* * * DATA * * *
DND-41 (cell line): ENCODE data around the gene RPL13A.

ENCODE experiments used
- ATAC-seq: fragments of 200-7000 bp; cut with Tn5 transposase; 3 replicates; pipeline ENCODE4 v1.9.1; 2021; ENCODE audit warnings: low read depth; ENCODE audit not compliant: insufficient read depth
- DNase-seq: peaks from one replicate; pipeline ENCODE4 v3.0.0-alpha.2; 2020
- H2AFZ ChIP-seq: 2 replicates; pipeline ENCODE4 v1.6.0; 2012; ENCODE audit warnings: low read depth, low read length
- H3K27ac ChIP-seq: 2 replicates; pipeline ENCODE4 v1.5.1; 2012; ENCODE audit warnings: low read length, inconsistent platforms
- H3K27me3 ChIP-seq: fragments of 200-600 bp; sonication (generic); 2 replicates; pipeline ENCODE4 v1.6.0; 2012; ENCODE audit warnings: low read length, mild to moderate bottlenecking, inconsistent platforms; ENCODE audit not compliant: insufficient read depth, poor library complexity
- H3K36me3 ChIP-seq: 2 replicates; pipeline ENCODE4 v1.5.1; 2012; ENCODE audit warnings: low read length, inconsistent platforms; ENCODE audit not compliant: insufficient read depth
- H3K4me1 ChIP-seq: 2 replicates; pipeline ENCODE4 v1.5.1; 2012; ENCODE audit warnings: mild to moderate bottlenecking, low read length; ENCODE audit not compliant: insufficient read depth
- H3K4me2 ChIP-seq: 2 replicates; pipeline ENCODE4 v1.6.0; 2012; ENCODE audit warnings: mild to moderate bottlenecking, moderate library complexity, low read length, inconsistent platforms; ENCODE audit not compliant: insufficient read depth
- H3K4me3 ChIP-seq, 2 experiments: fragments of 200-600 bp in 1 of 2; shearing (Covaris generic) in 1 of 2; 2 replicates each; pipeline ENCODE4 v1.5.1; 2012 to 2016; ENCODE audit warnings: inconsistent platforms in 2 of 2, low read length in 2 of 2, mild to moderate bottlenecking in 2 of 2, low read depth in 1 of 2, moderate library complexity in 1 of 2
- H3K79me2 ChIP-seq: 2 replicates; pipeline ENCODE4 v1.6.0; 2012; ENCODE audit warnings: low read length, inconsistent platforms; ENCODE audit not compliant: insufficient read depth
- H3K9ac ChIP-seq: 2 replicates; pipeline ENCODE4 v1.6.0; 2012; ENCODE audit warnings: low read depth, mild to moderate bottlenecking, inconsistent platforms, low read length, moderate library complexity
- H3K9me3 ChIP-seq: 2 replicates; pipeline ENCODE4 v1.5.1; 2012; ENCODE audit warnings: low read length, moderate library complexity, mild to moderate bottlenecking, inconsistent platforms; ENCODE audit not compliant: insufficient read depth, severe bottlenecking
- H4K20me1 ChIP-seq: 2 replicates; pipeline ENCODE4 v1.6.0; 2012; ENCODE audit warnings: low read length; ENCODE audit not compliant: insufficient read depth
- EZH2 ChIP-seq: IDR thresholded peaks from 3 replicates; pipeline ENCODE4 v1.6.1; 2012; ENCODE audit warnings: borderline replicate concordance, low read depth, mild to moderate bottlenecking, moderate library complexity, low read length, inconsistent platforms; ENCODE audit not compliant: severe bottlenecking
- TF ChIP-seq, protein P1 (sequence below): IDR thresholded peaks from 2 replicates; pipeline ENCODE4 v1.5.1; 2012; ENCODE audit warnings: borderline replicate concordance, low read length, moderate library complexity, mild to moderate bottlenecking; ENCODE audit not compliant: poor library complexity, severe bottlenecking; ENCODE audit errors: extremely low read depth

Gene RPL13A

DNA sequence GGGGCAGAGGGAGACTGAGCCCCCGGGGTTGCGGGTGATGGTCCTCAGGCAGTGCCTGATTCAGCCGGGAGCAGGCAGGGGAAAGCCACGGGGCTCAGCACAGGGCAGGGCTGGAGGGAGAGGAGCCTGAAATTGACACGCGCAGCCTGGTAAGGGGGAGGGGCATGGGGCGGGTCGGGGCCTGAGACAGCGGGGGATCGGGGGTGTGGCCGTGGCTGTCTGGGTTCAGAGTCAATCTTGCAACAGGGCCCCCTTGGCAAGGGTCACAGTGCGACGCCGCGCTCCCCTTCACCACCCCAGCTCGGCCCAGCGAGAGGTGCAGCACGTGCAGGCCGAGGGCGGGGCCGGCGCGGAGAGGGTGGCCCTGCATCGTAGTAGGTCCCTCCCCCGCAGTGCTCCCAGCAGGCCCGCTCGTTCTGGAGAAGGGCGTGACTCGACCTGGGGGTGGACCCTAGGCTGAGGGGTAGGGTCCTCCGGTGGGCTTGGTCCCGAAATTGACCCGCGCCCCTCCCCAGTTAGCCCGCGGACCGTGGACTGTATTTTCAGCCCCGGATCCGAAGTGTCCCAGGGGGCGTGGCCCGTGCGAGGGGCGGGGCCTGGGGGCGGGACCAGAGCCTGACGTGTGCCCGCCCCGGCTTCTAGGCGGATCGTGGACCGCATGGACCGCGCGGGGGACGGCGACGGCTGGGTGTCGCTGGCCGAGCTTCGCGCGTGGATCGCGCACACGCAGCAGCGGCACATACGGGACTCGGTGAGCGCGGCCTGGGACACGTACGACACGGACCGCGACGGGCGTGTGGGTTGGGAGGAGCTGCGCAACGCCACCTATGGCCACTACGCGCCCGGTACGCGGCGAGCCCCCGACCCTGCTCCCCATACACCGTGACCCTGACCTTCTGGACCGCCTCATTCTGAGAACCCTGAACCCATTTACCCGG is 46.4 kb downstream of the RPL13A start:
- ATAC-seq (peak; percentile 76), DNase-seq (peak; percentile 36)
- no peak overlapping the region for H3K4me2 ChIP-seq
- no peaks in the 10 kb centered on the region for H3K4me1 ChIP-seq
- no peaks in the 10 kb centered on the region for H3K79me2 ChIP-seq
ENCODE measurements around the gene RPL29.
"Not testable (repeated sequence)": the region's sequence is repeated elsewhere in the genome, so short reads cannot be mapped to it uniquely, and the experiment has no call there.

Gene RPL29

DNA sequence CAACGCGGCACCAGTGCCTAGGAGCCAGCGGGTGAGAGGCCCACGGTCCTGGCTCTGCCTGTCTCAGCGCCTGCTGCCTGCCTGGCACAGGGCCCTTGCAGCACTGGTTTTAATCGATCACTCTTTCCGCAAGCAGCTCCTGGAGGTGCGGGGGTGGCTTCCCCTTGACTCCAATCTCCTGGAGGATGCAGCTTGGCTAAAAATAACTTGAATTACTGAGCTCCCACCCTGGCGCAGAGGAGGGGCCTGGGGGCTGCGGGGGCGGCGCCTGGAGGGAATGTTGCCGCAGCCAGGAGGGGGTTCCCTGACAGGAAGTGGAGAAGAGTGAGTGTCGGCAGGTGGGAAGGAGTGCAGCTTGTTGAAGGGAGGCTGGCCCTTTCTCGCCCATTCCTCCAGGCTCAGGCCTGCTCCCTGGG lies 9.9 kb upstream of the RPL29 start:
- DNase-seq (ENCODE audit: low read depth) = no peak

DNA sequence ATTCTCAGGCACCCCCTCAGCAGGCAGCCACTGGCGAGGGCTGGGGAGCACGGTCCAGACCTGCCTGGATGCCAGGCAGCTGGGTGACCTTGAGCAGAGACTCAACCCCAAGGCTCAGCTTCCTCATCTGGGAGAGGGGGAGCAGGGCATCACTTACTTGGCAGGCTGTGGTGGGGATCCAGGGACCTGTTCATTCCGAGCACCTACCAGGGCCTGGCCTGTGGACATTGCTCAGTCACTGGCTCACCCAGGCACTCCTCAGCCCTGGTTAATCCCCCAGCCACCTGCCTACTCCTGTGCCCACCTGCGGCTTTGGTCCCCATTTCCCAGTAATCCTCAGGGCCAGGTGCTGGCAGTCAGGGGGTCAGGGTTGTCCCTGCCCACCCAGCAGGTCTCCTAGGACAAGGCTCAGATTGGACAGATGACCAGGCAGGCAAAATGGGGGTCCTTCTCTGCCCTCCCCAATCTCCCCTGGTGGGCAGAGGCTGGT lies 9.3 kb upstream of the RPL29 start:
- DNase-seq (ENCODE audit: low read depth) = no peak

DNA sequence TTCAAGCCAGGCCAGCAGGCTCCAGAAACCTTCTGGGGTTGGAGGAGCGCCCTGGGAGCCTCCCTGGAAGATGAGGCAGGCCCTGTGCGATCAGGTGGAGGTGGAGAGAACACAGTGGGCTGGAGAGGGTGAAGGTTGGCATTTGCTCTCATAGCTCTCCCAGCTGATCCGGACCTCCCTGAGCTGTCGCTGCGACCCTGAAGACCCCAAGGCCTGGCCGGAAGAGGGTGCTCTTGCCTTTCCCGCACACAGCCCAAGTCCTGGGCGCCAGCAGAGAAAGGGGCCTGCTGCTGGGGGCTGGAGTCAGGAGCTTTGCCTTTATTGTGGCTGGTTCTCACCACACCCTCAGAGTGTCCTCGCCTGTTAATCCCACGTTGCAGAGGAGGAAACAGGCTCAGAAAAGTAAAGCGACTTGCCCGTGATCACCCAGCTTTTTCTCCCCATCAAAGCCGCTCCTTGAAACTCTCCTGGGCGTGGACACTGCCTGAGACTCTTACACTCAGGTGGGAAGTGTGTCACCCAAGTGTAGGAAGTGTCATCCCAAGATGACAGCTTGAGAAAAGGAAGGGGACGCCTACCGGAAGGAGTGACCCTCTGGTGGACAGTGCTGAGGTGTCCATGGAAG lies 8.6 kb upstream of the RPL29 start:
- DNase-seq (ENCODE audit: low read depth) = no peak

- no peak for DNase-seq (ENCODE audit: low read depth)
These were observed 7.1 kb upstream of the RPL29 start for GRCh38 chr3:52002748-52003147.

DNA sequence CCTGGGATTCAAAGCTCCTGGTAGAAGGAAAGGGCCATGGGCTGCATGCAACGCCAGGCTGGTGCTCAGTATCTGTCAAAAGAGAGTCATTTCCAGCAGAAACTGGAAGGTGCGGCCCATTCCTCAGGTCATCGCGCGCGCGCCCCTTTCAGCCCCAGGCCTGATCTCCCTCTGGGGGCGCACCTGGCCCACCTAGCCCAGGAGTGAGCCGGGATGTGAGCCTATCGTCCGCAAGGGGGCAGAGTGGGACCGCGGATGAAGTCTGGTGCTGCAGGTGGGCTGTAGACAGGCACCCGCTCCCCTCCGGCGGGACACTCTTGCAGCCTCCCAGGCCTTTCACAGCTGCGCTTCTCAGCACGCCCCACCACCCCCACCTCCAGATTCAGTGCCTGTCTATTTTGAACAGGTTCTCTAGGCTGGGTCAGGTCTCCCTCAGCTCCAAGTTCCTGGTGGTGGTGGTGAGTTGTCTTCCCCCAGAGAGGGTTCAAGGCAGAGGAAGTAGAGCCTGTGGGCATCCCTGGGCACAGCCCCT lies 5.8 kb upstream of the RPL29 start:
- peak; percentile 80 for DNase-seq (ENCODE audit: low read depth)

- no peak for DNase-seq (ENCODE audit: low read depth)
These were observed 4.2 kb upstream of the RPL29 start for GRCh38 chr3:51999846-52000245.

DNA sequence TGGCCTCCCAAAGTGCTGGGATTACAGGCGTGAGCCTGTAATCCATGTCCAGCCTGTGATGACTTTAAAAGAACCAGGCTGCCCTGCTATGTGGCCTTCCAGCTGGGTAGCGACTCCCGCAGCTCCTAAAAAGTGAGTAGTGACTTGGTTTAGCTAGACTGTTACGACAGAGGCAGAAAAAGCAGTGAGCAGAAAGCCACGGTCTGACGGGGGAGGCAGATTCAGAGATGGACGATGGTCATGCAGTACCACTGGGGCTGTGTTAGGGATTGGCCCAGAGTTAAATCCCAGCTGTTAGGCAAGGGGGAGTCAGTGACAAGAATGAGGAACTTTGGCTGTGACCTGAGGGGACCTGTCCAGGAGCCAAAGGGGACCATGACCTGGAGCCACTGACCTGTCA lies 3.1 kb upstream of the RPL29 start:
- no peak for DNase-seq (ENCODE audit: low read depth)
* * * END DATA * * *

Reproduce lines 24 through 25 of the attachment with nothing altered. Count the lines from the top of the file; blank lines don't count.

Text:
ENCODE measurements around the gene RPL29.
"Not testable (repeated sequence)": the region's sequence is repeated elsewhere in the genome, so short reads cannot be mapped to it uniquely, and the experiment has no call there.